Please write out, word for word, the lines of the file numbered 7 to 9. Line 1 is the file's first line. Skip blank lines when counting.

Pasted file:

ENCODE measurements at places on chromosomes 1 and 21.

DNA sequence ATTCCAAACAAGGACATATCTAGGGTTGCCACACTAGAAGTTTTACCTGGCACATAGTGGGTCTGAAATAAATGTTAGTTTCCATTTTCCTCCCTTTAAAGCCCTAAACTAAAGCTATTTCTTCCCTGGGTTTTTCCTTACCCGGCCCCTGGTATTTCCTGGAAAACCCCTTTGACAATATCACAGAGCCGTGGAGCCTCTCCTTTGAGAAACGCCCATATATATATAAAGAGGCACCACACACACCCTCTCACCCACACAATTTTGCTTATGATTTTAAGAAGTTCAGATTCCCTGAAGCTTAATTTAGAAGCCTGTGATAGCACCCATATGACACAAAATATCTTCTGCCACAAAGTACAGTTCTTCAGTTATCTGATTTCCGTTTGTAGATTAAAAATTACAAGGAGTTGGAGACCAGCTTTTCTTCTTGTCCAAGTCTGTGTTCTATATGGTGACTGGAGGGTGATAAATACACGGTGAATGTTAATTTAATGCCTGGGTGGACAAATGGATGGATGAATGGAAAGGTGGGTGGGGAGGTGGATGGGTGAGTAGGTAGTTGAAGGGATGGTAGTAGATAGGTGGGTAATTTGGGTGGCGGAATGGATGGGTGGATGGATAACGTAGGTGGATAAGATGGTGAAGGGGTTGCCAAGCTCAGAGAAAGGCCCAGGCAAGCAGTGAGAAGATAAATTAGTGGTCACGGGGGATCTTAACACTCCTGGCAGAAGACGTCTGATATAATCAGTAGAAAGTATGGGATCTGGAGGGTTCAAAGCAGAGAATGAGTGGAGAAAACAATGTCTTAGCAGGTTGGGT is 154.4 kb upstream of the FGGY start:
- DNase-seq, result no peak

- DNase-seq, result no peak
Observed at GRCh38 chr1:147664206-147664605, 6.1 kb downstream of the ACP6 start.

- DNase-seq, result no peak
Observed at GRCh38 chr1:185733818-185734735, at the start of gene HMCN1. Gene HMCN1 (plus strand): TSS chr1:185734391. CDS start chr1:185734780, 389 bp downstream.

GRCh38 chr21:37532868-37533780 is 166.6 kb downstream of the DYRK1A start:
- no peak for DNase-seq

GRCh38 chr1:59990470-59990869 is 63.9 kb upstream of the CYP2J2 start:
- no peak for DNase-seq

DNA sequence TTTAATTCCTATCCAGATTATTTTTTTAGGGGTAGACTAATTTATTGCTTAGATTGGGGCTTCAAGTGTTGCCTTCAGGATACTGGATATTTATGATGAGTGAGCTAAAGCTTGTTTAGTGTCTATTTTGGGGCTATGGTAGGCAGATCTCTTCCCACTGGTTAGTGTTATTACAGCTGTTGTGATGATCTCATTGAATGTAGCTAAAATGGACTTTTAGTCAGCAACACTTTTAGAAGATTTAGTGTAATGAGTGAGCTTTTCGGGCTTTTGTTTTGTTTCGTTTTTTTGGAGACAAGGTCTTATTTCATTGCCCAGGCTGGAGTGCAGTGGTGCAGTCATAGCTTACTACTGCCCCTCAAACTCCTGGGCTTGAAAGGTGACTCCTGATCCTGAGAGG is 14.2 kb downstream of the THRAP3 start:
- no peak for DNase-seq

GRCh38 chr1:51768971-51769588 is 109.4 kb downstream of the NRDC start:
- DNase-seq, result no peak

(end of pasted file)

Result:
Observed at GRCh38 chr1:185733818-185734735, at the start of gene HMCN1. Gene HMCN1 (plus strand): TSS chr1:185734391. CDS start chr1:185734780, 389 bp downstream.

GRCh38 chr21:37532868-37533780 is 166.6 kb downstream of the DYRK1A start:
- no peak for DNase-seq